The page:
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Turkmenistan Geography and Population

Turkmenistan (Geography)

More than 80% of the republic's area is made up of the black sand of the Karaku Desert, which is part of the Turan Plain and one of the world's largest sand deserts. There are low mountains in the west, and to the south is the Kopet-Dag mountain range along the border with Iran. The border area with Afghanistan is also mountainous. The coast of the Caspian Sea is to the south low, sandy and without bays; to the north there are the bay of Krasnovodsk with the country's only major port city, Turkmenbasji.

Turkmenistan Geography

The climate is distinctly mainland climate with cold winters and very hot summers. The average temperature for July is 28-32 C. Precipitation is extremely low, and agriculture is largely possible only with irrigation.

Population. Approximately 77% are Turkmen, 9% Uzbeks and 7% Russian-speaking; this group has shrunk somewhat since independence. Just under half of the population lives in cities. Population growth is large due to a high birth rate (2.8%) and a relatively low death rate; the infant mortality rate is 73 ‰. Life expectancy is 58 years for men and 65 years for women.

Turkmenistan Population

  • Countryaah: Do you know how many people there are in Turkmenistan? Check this site to see population pyramid and resident density about this country.

Religion. The Turkmen territory was finally conquered by the Arabs in 750, and the population has since been Muslim (Sunni), albeit with strong elements of Islamic mysticism (Sufism). The formal Islamic leadership lies with the Central Asian Muslim Council of Uzbekistan, but in practice both Islam and the Russian Orthodox Church are governed by a Council of Religious Affairs, established in 1994 during the presidency. Sunni Islam and the Russian Orthodox Church are the only recognized denominations in the country.

Industries. The irrigated farm is found in the east along the river Amu Darja, in the south along the rivers Murgab and Tedzhen and along the over 1000 km long Karakum canal, which stretches through almost the entire southern part of the country. The canal is vital for Turkmenistan. It was in disrepair throughout the 1990's, and the large and often very wasteful water consumption was a major contributor to the disappearance of the Aral Sea. Cotton is the country's most important crop. Food is also grown, wheat, corn, rice, melons and grapes, but the country's own production covers only approximately 40% of consumption. The country has a large population of caracal sheep (approximately 6 million), a number of dairy cattle and also a large production of raw silk.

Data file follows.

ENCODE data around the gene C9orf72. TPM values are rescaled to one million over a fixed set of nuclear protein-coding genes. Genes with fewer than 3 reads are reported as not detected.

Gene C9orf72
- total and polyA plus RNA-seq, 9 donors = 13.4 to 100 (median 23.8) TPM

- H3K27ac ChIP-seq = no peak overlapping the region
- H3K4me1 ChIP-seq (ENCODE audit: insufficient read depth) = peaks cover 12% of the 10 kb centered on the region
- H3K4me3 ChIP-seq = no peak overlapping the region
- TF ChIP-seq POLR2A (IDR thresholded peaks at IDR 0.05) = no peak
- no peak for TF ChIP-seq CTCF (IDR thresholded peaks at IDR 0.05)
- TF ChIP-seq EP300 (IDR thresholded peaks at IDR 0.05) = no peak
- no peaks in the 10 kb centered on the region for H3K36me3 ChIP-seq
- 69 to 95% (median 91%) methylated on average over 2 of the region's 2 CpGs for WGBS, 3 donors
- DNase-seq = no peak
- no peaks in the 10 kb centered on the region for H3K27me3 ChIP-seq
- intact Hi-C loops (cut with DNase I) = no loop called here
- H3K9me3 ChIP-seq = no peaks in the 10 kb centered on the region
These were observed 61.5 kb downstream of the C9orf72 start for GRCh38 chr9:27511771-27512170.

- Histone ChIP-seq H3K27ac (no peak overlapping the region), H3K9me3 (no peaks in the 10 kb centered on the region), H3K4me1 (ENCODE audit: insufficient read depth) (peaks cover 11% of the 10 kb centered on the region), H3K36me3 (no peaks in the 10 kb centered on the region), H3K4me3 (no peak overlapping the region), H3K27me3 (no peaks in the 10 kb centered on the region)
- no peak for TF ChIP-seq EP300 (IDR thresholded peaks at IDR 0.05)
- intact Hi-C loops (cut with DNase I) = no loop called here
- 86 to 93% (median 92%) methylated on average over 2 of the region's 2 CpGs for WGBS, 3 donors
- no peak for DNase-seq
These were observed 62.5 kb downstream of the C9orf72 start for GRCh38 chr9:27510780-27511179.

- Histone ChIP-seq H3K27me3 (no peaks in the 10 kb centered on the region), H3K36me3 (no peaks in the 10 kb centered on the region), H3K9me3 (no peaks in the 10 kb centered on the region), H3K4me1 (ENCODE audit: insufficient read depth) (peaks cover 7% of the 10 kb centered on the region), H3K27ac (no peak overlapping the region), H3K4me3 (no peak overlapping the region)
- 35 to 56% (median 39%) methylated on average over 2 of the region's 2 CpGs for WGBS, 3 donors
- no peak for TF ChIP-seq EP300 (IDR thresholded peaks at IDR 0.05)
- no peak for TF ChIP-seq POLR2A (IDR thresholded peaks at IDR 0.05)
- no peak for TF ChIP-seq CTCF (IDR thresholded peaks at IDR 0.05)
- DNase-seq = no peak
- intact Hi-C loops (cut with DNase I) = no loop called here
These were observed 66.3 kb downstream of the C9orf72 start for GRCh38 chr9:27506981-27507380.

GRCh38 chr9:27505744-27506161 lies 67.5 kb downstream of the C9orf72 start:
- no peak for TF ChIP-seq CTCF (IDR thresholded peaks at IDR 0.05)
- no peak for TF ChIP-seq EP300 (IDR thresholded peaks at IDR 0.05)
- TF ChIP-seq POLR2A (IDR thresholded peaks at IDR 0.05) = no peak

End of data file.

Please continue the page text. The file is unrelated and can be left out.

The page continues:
More important to the economy, however, are Turkmenistan's very large oil and natural gas deposits, most in the western part of the country and in the area south of the city of Mary. The natural gas fields contain 2% of the world's known reserves. The oil is shipped in Turkmenbasji while the gas is distributed through gas pipelines. Despite declining sales through the 1990's, the country had around 2000 a large energy export that was still almost entirely dependent on the Russian distribution network. In the 1990's, many unrealized projects were drawn up for new export routes. In 1997, however, a gas pipeline to Iran was opened and in 1996 a new railway from the Tejj to Mashhad in Iran, allowing for some liberation from the Russian transport monopoly.

In 2006, an agreement was signed with China for the construction of a gas pipeline to it, and in addition, two alternatives were under consideration: a trans-Caspian gas pipeline connecting to Turkey via Azerbaijan, which requires a clarification of the division of the Caspian Sea between coastal states, and a gas pipeline to Afghanistan and Pakistan and perhaps on to India. In the western part of the country, at Kara-Bogaz-Gol, a number of minerals and salts are extracted for the chemical industry.

The industrial sector is poorly developed and employs (incl. Raw material extraction) only approximately 12% of the workforce, of which only a few Turkmen. Apart from a few machine factories, there is virtually no heavy industry. The large production of cotton and wool is also only slightly processed locally. In Ashgabat and Mary, however, there are a few spinning mills and weaving mills as well as a number of food companies, including production of vegetable oil from cotton seeds. The traditional craft continues to play a major role, in the production of knitted and woven rugs (see Turkmen rugs).

Environment. The intensive cultivation of cotton with excessive use of fertilizers and pesticides has caused a number of environmental problems. Several irrigated areas have begun to salt. The problem is solved in some places by flushing the fields. The salt water is led through special salt water channels into salt lakes in the desert. Turkmenistan has also experienced a new environmental problem: After the reduction of the Aral Sea, the country is now and then plagued by violent salt storms.

Transportation. There are only a few roads and railways in Turkmenistan. The main line from Turkmenbasji to Uzbekistan was laid before 1917 as part of the Russian empire building in Central Asia; this also applies to the branch line along the Murgab from Mary to Kushka at the Afghan border. The northwestern railway along the Amu Darya to the Russian railway network was built in Soviet times. In parallel with the tracks, country roads and the Tjardzjou-Turkmenbasji motorway have since been laid out. There is also a country road through the desert from Ashgabat to Tasjauz in the north.

 
 
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